As shown in FIGS. 2A, 2B and 2C, the bushing 18 includes an inner cylindrical sleeve 36, an outer cylindrical sleeve 38 and an energy absorbing rubber sleeve 40 disposed coaxially between the inner and outer sleeves. The rubber sleeve 40 has a low loss factor. The bushing is provided with a pair of arcuate axially extending cavities 42, 44 having a depth L which cavities are diametrically opposed from each other on the outer surface of the rubber sleeve 40 and aligned with the axis of the link 12 or 14. The cavities 42, 44 are connected by a pair of diametrically opposed arcuate small passageways 46, 48. One of the passageways may be omitted. The cavities 42, 44 and the passageways 46, 48 contain a fluid such as grease. The configurations and dimensions of the passageways 46, 48 and the viscosity of the fluid used are determined according to the characteristic of the vehicle using the bushings 18. The passageways 46, 48 are restrictive flow orifices to regulate the flow of fluid between the cavities to permit the bushing to function as a shock absorber to absorb axial vibration of the respective links 12 and 14 transmitted to the outer sleeve 38.
In operation, when drive torque is applied to the drive wheels of the vehicle, the drive reaction causes a wind-up in the suspension system and the resulting wind-up moment M serves as an external force in a vibration system, which gives the following equation:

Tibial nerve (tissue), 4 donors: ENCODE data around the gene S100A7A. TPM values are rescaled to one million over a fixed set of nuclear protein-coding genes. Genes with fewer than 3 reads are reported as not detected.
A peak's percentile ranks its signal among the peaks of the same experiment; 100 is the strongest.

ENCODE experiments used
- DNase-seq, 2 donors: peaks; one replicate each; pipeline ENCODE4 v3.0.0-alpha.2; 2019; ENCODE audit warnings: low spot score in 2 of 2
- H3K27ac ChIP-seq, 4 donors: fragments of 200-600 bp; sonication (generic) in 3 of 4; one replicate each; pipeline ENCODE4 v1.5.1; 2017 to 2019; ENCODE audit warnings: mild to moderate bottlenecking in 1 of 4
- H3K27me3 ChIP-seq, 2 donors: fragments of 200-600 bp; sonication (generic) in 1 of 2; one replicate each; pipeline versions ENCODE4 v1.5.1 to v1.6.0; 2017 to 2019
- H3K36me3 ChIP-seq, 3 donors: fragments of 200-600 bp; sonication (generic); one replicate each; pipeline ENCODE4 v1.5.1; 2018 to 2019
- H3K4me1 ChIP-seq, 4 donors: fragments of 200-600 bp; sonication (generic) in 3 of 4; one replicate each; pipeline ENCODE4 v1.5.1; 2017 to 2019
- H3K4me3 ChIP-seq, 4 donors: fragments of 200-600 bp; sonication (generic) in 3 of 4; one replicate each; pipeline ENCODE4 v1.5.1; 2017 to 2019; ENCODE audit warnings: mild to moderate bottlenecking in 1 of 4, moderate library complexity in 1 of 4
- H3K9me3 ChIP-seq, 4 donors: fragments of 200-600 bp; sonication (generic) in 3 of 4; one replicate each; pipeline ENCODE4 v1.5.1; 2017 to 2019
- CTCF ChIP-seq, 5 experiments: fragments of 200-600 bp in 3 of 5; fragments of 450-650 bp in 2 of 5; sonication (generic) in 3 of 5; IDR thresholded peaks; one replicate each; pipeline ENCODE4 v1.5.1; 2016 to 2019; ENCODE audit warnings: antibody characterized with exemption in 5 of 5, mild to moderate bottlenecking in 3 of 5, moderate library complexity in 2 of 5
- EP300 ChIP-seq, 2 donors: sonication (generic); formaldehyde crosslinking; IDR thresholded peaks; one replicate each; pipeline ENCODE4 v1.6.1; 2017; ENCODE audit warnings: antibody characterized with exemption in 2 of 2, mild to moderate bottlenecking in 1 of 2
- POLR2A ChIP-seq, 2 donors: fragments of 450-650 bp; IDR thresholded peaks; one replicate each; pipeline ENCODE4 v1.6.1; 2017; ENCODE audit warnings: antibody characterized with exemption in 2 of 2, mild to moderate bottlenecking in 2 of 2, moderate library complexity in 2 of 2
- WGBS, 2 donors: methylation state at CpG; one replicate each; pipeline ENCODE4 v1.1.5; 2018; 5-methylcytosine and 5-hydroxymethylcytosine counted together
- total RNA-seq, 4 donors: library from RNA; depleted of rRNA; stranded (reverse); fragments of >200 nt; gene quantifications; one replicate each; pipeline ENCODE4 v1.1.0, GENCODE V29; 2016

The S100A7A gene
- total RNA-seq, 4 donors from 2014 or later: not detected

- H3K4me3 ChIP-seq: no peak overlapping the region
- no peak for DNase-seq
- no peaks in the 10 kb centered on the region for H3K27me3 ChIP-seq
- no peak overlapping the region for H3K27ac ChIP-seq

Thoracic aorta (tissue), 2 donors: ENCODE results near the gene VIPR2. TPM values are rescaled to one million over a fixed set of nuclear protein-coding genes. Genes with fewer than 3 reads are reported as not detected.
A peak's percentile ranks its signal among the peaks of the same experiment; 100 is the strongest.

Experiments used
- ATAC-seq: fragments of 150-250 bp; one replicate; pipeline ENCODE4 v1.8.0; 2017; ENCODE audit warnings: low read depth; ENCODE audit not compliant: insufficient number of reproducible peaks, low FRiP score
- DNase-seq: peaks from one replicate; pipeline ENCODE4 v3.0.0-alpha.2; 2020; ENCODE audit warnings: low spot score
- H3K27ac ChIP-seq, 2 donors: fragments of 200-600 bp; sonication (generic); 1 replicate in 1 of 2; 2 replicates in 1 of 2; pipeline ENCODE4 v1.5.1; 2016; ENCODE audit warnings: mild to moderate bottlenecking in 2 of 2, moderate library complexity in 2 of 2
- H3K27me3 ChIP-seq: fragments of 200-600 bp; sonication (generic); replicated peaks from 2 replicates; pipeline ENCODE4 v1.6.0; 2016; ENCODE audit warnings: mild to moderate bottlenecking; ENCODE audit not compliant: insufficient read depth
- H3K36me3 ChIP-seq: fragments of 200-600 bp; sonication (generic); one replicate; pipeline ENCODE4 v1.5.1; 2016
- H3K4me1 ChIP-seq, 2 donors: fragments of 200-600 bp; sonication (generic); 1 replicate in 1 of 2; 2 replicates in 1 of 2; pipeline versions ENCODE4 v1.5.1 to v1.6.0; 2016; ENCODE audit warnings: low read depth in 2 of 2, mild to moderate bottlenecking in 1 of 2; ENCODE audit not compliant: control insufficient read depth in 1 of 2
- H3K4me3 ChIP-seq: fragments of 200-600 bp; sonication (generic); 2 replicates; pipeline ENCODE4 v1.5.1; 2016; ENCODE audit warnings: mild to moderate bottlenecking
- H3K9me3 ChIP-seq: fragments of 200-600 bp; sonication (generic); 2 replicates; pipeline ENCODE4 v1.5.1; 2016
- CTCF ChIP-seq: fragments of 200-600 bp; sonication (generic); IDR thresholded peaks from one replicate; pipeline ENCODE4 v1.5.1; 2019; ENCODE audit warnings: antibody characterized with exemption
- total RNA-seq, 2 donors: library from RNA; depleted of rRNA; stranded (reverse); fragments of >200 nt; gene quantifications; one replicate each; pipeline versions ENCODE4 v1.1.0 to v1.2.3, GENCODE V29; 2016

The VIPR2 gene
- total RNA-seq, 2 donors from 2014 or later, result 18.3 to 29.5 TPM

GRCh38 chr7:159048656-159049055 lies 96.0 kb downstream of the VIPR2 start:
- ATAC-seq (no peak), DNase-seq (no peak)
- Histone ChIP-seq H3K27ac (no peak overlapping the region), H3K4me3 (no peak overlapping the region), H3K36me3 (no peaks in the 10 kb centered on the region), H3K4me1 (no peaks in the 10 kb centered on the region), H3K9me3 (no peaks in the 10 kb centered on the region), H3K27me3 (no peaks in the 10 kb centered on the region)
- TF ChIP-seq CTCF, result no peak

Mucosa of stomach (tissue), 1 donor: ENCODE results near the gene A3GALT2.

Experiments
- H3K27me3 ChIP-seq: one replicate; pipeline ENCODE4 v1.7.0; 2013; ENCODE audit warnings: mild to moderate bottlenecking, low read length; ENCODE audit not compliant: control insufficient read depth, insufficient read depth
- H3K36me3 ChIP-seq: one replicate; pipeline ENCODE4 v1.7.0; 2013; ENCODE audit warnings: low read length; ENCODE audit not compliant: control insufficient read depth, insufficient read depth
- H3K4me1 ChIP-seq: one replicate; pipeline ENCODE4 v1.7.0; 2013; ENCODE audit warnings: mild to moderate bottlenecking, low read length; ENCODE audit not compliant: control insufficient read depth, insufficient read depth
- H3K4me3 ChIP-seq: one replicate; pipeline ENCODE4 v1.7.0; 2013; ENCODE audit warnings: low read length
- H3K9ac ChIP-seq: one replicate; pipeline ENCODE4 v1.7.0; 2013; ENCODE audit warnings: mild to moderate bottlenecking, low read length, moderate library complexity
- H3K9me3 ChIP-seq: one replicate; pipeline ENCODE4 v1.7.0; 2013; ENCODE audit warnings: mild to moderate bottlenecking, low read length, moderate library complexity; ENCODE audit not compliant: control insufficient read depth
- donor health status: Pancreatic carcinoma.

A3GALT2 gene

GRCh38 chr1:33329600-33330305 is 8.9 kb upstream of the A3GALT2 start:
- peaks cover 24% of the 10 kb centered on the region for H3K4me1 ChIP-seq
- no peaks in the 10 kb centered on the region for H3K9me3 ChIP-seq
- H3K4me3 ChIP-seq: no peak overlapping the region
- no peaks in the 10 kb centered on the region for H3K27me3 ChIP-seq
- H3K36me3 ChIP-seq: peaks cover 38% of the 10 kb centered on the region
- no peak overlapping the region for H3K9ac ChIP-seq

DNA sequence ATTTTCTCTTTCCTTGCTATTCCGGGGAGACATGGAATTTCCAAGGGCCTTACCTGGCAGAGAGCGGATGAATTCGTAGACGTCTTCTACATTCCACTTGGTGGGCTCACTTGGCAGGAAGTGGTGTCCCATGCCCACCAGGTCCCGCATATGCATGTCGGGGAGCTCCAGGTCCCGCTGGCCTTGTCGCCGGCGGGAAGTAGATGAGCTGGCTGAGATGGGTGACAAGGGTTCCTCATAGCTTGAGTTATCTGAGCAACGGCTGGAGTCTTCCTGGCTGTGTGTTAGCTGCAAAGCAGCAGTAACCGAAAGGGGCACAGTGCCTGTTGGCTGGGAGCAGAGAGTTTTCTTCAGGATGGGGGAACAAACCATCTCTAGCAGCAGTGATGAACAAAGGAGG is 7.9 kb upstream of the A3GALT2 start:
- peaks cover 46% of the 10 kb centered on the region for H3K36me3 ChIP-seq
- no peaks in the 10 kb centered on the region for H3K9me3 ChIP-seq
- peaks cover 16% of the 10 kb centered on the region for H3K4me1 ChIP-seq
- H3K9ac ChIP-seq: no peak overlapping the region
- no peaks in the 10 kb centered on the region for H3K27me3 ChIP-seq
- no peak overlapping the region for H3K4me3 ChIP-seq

I.φ+C.sub.φ.φ+K100 .φ=Mo cos ωt=M
I is the inertia moment of the suspension system,
φ is the wind-up rotation angle,
K.sub.φ is the wind-up rigidity,
C100 is the wind-up damping factor, and
Mo is the moment due to the drive reaction.
When the damping factor of the vibration system is small, the vibration normally continues for a relatively long time, as shown by the solid line in FIG. 3. However, the suspension system using the bushing according to the present invention has a relatively large vibration damping factor and therefore, the vibration occurring therein is damped in a relatively short time, as shown by the broken line in FIG. 3. That is, in the FIG. 1 system, when a load is axially applied to the links 12, 14, the fluid contained within the cavities 42, 44 and the passageways 46, 48 moves through the passageways between the cavities, and the passageways serve as restrictive flow orifices which regulate the flow of fluid between the cavities to permit the bushing to function as a shock absorber to dampen the vibration, and therefore prevent yawing which may occur about the axle housing 16. This restrains possible vehicle vibration, passenger compartment noise and harshness.
In the ranges of passenger compartment noise and harshness where the link load is small, the bushings 18 maintain the ability to absorb vibrations by using their spring constant, small in the axial direction of the links, as shown by the range X in FIG. 4, and restrain displacement of the drive axle housing 16 with respect to the vehicle body 22 due to a large load which creates a wind-up, by using the non-linearity characteristic of the bushings, as shown by the range Y in FIG. 4.